I can certainly give my noble friend Lord Lucas the reassurance that he seeks on his first point. I shall need to write to him on the second point.

My Lords, I welcome the Minister to his post. Can he be more specific on the issue of the creation of surplus places by the development of one of these free schools? I still bear the scars from dealing—in Lancashire County Council many years ago—with the issue of surplus places. It is no good saying that there will be the same per capita per pupil for existing schools, because if there are surplus places, the per capita will have to go up to protect the curriculum.

Can the Minister also be a little more forthcoming about the relationship between the teachers, who he says have very good motives in setting up these schools, and potential conflicts with parents? Major parts of special educational needs in our schools are to do with behavioural problems. In my long experience of governing bodies where parents served, the parents would quite frequently wish to exclude the children with behavioural problems. This could totally wipe out the aims of the teachers whom he has described.

I hope that I can give the noble Baroness some reassurance at least on her second point. The provisions which we will be discussing in the Academies Bill, particularly in regard to vulnerable children, and which will be delivered through the funding agreement and will give these children broadly the same protections as are delivered through maintained schools, will also have to be delivered by free schools, which will be set up as academies and governed by the same safeguards. A free school could not decide to take an approach towards vulnerable children—statemented children—that is different from the approach of any other kind of school.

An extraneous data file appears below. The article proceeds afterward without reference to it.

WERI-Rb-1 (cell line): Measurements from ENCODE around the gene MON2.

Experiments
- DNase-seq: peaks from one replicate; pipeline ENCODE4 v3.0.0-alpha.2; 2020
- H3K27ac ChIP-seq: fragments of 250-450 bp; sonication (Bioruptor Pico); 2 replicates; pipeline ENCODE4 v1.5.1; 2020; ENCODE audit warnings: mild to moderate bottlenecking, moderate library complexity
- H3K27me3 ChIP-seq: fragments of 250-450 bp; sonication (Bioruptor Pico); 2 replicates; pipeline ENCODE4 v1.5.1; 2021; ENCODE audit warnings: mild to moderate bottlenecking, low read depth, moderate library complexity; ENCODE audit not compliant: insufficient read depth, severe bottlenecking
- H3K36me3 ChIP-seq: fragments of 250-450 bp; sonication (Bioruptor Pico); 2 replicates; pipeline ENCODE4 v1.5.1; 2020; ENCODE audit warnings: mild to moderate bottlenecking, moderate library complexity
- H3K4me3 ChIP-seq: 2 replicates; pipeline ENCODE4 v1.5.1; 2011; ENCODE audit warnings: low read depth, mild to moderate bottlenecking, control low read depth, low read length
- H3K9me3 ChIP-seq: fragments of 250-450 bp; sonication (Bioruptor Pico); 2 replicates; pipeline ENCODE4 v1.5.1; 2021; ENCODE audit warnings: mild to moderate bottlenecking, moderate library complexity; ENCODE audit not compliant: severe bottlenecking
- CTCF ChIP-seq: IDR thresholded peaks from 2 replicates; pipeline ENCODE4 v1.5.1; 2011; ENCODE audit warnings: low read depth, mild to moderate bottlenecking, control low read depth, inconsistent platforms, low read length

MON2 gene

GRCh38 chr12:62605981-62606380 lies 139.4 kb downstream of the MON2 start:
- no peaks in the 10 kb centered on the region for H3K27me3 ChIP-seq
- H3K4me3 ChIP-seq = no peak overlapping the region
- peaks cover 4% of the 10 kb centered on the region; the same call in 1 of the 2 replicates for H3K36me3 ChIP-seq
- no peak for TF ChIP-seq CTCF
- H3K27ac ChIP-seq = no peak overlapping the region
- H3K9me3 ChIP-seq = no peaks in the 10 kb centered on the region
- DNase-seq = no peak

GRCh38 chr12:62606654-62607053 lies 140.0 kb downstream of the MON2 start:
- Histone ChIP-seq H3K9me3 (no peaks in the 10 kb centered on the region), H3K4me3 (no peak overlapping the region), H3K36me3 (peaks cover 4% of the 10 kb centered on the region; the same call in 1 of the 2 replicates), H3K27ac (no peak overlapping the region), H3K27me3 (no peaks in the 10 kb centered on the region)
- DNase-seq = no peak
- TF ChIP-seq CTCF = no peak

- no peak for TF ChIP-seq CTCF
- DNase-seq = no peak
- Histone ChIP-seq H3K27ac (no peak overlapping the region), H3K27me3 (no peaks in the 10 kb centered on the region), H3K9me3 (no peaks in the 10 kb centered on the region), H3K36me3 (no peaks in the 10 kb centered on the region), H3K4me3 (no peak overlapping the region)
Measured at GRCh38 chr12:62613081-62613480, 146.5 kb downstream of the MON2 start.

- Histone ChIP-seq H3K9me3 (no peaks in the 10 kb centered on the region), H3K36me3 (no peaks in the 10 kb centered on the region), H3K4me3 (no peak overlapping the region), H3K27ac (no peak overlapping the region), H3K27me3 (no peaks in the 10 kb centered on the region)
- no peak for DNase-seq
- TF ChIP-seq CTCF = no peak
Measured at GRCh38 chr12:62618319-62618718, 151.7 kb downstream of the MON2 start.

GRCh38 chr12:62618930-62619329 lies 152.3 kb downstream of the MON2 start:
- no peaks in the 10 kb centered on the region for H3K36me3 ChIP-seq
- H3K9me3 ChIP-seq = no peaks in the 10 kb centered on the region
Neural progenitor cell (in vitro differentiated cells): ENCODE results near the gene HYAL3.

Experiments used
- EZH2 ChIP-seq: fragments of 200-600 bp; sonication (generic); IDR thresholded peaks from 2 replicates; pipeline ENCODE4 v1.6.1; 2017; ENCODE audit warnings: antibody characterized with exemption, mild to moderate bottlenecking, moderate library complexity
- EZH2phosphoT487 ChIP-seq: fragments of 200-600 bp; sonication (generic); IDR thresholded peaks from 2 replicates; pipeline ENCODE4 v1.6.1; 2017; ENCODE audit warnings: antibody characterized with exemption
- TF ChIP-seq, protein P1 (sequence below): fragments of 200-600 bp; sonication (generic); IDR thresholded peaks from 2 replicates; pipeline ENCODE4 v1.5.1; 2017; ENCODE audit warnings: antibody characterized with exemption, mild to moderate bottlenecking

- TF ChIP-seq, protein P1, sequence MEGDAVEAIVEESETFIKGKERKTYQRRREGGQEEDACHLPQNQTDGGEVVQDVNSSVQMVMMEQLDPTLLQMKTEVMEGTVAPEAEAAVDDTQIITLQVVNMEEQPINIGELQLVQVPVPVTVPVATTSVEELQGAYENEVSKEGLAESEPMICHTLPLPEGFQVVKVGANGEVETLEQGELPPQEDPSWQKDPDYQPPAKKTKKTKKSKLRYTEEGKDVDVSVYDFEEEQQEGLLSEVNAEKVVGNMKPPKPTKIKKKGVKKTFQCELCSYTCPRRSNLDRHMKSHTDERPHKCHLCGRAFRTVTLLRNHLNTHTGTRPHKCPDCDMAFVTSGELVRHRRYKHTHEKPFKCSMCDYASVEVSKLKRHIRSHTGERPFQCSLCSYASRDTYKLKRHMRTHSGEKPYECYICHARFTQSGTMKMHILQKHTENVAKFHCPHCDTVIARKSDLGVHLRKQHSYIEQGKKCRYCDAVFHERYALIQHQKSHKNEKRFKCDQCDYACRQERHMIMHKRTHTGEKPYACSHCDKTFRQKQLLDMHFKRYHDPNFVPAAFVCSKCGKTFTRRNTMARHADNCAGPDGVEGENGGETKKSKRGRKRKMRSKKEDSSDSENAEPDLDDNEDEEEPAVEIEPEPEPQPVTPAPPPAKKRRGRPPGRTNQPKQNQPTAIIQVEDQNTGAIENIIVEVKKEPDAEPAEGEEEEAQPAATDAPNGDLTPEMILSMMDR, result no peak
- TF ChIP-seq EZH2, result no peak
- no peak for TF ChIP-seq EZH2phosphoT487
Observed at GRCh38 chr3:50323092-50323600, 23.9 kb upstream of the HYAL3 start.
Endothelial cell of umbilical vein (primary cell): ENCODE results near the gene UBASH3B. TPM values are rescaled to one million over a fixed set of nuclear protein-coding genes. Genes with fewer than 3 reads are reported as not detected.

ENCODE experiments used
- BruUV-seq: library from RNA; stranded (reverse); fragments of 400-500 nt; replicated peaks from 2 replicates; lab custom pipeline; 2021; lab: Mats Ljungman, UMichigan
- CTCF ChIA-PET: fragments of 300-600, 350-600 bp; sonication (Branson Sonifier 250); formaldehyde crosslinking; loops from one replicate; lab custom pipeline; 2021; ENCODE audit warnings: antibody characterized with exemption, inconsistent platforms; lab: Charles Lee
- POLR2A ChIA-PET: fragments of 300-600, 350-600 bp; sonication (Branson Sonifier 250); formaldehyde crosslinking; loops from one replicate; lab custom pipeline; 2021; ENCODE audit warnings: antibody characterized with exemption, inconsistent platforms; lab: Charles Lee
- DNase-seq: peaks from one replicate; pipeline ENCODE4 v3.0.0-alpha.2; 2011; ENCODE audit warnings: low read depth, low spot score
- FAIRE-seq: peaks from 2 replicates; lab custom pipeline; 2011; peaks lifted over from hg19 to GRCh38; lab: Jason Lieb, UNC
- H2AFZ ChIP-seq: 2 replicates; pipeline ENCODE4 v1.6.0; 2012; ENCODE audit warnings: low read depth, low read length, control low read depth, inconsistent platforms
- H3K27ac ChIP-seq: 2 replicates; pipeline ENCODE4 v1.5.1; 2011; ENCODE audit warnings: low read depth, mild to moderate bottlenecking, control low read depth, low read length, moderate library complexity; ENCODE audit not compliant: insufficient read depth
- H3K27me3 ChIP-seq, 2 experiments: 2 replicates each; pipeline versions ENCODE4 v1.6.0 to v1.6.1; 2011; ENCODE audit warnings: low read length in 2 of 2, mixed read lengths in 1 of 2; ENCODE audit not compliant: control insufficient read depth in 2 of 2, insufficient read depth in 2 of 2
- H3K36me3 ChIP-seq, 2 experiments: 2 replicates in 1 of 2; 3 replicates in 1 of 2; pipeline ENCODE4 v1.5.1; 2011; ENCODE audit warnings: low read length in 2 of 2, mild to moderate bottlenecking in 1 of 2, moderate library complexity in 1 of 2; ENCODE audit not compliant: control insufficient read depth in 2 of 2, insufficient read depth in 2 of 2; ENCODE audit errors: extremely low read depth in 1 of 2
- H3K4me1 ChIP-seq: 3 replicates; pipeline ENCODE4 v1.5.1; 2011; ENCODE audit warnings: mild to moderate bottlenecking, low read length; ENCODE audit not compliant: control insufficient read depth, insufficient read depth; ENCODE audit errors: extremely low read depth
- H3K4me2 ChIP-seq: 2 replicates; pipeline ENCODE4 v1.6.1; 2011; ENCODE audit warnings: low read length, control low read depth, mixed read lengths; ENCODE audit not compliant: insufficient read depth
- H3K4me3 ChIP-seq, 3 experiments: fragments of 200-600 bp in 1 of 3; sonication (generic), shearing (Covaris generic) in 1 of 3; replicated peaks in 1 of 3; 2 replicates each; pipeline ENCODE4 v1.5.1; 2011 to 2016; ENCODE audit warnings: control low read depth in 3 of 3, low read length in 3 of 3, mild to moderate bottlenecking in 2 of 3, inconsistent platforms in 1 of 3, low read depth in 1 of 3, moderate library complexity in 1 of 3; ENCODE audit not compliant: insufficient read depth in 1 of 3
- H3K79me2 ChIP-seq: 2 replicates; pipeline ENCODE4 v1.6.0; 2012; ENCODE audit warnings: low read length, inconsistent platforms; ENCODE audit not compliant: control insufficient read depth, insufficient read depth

On surplus places, it was recognised as long ago as the 2005 White Paper that one of the effects of the policy was that, in some places where there was not parental demand, there would be surplus places. The whole point of the policy is to try to create something new for parents where there are surplus places.

Will the new free schools be eligible for funding under the financial assistance provisions in Clause 1(2)(b) of the Academies Bill, which in turn looks to Section 14 of the Education Act 2002?

Perhaps I may also ask the Minister about the New Schools Network. Interested groups are directed by the website to contact the New Schools Network. Does the Department for Education have any contractual arrangement with the New Schools Network? Are there any alternatives for groups of people who wish to set up a new school, or do they have to go through that process? If so, are there any financial considerations that the House should know about?

Perhaps I may also press the Minister a little more on local authorities. Whenever a new school is set up, it will have an effect on other schools, as no school is an island. Will the Secretary of State publish the criteria for the weighting that will be given to various consultations with the local authority, and the points that the local authority makes to him when there is an application for a new school?

I shall respond to my noble friend’s questions in no particular order. The funding mechanism can apply to all academies; it could well apply to free schools. The point of having a grant rather than a seven-year funding arrangement is that, particularly with a free school, which is a new and untried school, the Secretary of State might not want to be bound into an agreement for seven years and might prefer something that gives him greater flexibility. The department has entered into a contractual arrangement with the New Schools Network to provide support and advice. I will happily send to the noble Baroness the letter that sets up that arrangement. Forgive me, but I have forgotten the third point.